The Imara Zimbabwe Fund Segregated Portfolio Monthly Report (May 2014)


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The Imara Zimbabwe Fund Segregated Portfolio Monthly Report (May 2014)

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The Imara Zimbabwe Fund Segregated Portfolio Monthly Report (May 2014)

  1. 1. Imara Zimbabwe Fund Segregated Portfolio Monthly Zimbabwe May 2014 Imara Asset Management Limited Gross/Net NAV: US$11.38 (-4.2%) as at 30/4/14 The Fund had another disappointing month, especially as we were down by 4.2% compared to a 1% fall by the Index. The reason for the under-performance can be attributed to some of our smaller stocks falling substantially on very low volumes, however we expect these to rebound on a recovery. Overall volumes in the market were farily respectable, however this was largely due to a number of “special bargains” that were crossed through the stock market; for example, a further 5% of Seed Co was bought by Vilmorin from Cottco. During the sell-off we have tried to buy stocks on behalf of investors who wished to take advantage of the lower levels, but sadly with little luck. In our view, this simply highlights the fact that investors have been unwilling to sell at these depressed levels, with the exception perhaps of retail investors with small blocks of shares to sell. As we mentioned last month, there has been no real negative news announced to unsettle investors but, the lack of both business activity and any ‘feel good’ factor has not helped. The long Easter holidays also started this month, which usually leads to a natural lowering of volumes. In reality, the news has been rather more positive: at the celebrations for Zimbabwe’s 34th anniversary of its Independence, President Mugabe went out of his way in his speech, at the National Sports Stadium, to stress that the indigenisation policy was ‘flexible’. This is very significant news as, up to now, he has been vociferous in his views that foreigners should own less than 51% of a business and indeed, his entire election manifesto was based upon “local empowerment”. Soon after the speech, a number of Ministers and Deputy Ministers went on to reiterate this statement, including the Ministry of Finance and also Foreign Affairs. This comes at a time when the country has been actively seeking foreign credit lines to assist in the implementation of its economic policies. These have not proved forthcoming, even from the likes of the Chinese, whom Zimbabwe has been actively courting. It also comes soon after the IMF review meeting which we mentioned in our last report. The real issue remains that Zimbabwe has outstanding debt of around US$6bn and, until that amount is subject to debt write-offs or debt relief, the country will not be able to access any significant new credit lines. In addition, as we have seen elsewhere in the World, and especially in Africa over recent decades, debt write-offs require evidence of a commitment to sound economic policies. Zambia is a case in point: it saw the bulk of its US$7bn of debt written off by the multi-lateral agencies a decade ago. Last month Zambia issued its second Eurobond for US$1bn, which followed a US$750mn bond issue in 2012. It could be then, that the penny is finally dropping within the Zanu-PF Government, that action needs to be taken to address economic policy and, in particular, to make Zimbabwe a more attractive country with which to do business. Adopting the multi-currency system or, in reality the US Dollar, on the one hand, imposes major constraints on the Government with regards policy but, on the other, is a huge attraction for foreign investors who have no currency risk. While there have been on-going rumours that Zimbabwe would reintroduce its own currency to assist, for example, with the payment of civil service salaries, the reality is that to do so would be virtually impossible in practice. All the Government can do, therefore, is to create an “enabling” environment for the private sector as well as foreign investors, to invest and do business. This Government will need to go that much further however, to re-build trust - something that the previous Unity Government had a certain amount of from the very start or, at least, it had the benefit of doubt. A reduction in politicised rhetoric with regards to indigenisation is therefore a major step in the right direction. The on-going discussions between the mining community and the various relevant Ministries - such as Finance, Mining and Environment – have, meanwhile, yet to lead to any concrete policy measures but, at least the negotiations are in place. The World Bank’s recent survey that Zimbabwe had one of the worst legal and regulatory environments, but one of the better operating environments, should help to focus their minds! Historic Performance (with net dividends reinvested): Change (%) Fund MSCI-World 1 Month -4.2 1.0 3 Months -14.9 6.2 Year to Date -16.4 2.3 Compound Annual Return (%) 1 year -13.8 16.6 3 years -2.3 9.1 5 years 7.2 16.0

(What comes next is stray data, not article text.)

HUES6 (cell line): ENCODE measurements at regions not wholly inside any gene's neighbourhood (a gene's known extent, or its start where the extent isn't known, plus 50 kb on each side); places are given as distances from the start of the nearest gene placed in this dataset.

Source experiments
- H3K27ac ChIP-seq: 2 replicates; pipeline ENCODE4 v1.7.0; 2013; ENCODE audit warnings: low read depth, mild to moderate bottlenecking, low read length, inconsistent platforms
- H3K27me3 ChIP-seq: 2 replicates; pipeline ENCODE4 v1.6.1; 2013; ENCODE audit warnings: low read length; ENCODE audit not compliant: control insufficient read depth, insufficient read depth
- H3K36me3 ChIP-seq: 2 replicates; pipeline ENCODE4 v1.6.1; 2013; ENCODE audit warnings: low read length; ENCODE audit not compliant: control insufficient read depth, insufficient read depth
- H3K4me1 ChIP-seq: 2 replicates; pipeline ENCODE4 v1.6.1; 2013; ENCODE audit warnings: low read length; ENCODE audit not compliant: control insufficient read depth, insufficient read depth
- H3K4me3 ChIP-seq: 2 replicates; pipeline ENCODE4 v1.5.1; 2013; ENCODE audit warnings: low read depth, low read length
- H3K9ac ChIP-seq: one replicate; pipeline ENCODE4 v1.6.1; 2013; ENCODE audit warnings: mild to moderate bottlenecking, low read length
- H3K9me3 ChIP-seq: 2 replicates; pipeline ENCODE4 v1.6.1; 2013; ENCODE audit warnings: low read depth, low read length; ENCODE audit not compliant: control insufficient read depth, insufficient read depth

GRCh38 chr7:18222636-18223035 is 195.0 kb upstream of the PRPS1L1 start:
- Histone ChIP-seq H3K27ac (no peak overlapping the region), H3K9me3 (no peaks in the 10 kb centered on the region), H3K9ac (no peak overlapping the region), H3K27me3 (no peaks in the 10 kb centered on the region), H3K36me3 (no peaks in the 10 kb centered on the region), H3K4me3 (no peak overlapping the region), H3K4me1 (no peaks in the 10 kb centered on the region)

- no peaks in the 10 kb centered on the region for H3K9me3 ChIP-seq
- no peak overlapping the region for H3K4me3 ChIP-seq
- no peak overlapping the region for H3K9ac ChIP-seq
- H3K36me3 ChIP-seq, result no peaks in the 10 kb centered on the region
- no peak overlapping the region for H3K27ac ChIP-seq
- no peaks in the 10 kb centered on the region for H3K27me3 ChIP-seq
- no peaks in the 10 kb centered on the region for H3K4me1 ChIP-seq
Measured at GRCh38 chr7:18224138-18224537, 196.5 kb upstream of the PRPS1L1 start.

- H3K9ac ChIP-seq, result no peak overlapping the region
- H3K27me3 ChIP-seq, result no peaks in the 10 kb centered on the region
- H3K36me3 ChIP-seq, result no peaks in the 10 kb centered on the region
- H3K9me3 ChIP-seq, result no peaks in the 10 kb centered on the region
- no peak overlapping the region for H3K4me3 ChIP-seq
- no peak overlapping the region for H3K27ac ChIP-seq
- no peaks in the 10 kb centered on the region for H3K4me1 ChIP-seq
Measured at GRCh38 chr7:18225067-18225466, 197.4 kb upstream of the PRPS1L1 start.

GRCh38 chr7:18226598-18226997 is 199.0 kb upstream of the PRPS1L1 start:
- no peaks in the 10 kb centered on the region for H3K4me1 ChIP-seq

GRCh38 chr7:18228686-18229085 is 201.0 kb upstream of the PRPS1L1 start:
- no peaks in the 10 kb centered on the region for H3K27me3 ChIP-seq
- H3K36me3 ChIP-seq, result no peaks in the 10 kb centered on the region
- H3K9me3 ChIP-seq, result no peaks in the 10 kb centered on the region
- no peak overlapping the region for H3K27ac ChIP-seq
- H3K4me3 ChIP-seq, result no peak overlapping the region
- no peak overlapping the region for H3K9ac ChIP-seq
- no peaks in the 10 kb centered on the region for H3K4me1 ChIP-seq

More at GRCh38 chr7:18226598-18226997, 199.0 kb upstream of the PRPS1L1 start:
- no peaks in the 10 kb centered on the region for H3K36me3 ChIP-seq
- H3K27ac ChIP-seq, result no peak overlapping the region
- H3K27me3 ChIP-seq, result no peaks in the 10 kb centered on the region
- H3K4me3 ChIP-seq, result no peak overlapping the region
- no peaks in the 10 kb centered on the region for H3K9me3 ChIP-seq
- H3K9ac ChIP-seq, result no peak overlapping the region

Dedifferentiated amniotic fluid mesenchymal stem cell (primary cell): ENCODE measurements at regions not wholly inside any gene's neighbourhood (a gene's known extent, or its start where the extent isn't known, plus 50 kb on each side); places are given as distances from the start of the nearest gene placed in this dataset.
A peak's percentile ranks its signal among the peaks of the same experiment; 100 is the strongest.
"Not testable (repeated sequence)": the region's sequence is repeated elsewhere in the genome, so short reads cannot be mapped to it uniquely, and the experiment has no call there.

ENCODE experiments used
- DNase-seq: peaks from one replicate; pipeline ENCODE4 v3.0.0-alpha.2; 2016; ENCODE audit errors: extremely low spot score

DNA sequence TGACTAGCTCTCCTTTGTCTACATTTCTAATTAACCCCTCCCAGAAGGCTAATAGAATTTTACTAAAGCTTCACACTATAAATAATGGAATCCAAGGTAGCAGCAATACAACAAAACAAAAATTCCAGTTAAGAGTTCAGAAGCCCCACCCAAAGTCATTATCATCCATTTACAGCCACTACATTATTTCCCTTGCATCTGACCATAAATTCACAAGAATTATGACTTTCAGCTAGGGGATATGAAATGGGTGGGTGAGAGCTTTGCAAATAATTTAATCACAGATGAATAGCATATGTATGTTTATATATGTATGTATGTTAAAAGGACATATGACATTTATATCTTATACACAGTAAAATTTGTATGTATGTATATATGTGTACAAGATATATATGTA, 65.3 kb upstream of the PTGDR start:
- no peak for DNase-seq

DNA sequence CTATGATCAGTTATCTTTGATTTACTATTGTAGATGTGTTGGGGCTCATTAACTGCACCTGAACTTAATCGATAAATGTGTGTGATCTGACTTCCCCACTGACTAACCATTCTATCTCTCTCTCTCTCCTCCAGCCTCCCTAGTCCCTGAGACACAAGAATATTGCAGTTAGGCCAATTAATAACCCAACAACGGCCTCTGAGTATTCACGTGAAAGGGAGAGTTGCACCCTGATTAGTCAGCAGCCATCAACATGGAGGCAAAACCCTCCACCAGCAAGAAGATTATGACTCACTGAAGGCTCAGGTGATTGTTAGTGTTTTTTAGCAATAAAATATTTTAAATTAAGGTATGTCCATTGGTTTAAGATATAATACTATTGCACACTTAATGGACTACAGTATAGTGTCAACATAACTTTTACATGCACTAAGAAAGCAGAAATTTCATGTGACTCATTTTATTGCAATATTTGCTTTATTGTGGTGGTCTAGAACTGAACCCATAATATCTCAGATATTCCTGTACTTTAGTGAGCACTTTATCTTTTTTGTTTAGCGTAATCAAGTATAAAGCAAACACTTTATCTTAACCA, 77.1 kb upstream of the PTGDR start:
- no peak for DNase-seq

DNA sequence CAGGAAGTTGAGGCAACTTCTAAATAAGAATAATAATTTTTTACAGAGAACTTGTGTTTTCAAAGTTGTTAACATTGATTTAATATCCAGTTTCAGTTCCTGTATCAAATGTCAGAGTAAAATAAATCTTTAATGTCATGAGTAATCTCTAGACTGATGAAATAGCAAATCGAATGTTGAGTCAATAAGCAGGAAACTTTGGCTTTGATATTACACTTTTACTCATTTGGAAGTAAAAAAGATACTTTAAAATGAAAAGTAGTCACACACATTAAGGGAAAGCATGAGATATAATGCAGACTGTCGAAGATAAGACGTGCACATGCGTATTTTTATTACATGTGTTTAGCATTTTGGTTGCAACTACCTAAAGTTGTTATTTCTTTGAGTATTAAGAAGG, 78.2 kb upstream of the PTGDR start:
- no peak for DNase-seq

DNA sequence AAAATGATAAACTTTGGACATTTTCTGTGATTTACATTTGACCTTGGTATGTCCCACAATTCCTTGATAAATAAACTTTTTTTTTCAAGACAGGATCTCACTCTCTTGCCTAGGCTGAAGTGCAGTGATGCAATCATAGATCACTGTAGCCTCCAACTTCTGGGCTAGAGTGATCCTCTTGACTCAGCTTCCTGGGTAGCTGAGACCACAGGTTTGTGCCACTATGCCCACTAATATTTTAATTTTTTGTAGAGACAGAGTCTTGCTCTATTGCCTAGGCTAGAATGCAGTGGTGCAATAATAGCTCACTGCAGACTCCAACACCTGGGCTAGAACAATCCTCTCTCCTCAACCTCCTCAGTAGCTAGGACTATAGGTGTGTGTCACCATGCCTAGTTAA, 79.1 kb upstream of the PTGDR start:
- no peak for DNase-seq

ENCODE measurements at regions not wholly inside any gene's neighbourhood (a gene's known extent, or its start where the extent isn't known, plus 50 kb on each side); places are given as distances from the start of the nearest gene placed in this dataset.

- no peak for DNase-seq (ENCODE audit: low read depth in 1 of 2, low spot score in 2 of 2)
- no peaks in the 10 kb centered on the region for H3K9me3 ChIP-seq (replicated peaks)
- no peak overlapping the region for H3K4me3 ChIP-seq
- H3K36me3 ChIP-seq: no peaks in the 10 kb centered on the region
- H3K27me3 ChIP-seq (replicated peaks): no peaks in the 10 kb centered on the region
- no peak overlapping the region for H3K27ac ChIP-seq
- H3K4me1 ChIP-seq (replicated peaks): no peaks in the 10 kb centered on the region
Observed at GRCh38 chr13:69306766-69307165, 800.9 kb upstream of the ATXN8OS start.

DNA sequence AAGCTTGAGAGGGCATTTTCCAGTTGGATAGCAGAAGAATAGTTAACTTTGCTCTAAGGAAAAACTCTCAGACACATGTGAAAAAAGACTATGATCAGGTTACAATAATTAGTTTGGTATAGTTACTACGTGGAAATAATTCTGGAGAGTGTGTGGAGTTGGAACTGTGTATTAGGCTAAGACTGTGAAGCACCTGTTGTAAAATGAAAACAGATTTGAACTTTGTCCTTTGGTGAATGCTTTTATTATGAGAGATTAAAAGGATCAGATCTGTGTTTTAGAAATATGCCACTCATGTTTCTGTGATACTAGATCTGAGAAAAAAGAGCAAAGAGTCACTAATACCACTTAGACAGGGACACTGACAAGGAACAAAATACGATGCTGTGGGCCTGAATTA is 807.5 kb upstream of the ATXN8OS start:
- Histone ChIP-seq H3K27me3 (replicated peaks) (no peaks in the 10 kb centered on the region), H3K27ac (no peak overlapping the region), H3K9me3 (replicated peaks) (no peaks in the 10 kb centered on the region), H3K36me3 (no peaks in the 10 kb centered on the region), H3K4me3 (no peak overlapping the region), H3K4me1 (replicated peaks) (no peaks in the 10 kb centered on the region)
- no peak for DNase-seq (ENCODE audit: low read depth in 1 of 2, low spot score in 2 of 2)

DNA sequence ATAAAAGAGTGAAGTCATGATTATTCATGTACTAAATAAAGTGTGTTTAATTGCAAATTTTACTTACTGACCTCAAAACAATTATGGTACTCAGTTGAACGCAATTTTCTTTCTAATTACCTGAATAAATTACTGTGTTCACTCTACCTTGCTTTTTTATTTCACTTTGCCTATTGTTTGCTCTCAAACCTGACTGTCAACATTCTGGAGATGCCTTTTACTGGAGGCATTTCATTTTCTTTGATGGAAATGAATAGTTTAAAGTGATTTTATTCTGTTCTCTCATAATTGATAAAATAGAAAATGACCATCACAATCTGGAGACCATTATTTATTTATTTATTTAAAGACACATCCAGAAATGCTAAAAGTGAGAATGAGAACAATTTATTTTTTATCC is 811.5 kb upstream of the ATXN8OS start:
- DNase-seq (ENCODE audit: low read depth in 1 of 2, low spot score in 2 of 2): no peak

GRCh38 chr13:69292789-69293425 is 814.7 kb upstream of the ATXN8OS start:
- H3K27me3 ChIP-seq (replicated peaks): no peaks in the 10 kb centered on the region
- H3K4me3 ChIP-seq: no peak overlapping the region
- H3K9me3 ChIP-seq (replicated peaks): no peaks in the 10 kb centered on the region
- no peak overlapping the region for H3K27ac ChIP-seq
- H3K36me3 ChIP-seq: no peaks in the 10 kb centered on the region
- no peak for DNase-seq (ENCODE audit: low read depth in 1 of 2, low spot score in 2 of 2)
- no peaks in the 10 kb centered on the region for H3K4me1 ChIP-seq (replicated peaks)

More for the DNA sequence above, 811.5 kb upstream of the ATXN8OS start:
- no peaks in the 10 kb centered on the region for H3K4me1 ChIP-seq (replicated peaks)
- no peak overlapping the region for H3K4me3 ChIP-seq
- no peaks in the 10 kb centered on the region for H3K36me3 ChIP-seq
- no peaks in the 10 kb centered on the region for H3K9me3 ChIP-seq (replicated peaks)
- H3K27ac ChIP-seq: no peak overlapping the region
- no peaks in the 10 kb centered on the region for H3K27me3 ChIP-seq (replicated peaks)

2. 2. Disclaimer: The purpose of this fact sheet is to provide summary information and does not constitute a recommendation to buy or sell shares in the Fund. Any decision to buy and sell shares should be made after seeking appropriate professional advice and on the basis of the Fund’s Prospectus, available from the Administrators to investors in certain jurisdictions where the fund has been authorised. The Imara Funds can only be marketed to ‘Eligible investors’ as defined in the Prospectus. The Fund is not marketed or sold in any jurisdiction that it is not legally permitted. Persons in receipt of the information contained herein are required to inform themselves about and observe such restrictions. Past performance is not necessarily a guide to future performance. The value of investments and the income from them can fluctuate and are not guaranteed. The return on assets invested by a member of the Imara Group may go down as well as up and there is no guarantee or assurance as to performance. The views expressed are as at the date hereof and are subject to change. They do not constitute investment or any advice. This report is produced by Imara Asset Management Limited (BVI). Investment Philosophy: We seek growth companies with a view to achieving absolute returns over the long-run. The fund is long-only with no limit on the cash position. We think the best way to achieve absolute returns in a long-only fund is to: Look for companies with:  A good business model  Earnings and cash flow that are growing quickly Which are cheap i.e.:  Trade at a discount to intrinsic/replacement value and are on a low PE Which are exposed to the main investment themes of:  Industrialization, Structural Reform, Rising Domestic Savings Contact Details: South Africa - Dave Eliot E-mail: Zimbabwe – John Legat E-mail: Jonathan Chew E-mail: United Kingdom / Europe – Patrick German Email: Mauritius – Rajeev Sookur (Chief Administration Manager) E-mail: Administrator: Cim Fund Services Ltd E-mail: Website: Fund Details: Fund Manager: Imara Asset Management Limited (BVI) Custodian: Standard Chartered Bank (Mauritius) Limited Administrator: Cim Fund Services Ltd Management Fee: 1.5% p.a plus 15% incentive fee Valuation Dates: Monthly Dealing Dates: Month End ISIN: VGG472631016 CUSIP: G47263101 Bloomberg: IMARAZF VI Inception: February 2007 Top Five Holdings: Delta Corporation Ltd 13.3% British American Tobacco Zimbabwe 12.0% Seed Company 9.4% Econet Wireless Holdings Ltd 9.2% Innscor Africa Limited 7.9% NAV US$16.4m (2/5/14) Fund Performance Sector Breakdown Geographical breakdown Change (%) Feb 2007 2008 2009 2009 post dollari- sation 2010 2011 2012 2013 YTD Fund 5.1 -44.6 84.7 196.1 2 0.4 -1.2 25.2 -16.4 Industrial Index N/A N/A N/A 159.5 -0.5 -3.6 4.5 32.6 -14.5 Mining Index N/A N/A N/A 46.9 8 -49.8 -35.5 -29.7 -35.3 MSCI EM (Net) 41.7 -53.3 102.2 102.2 18.9 -18.4 18.2 -2.6 -0.1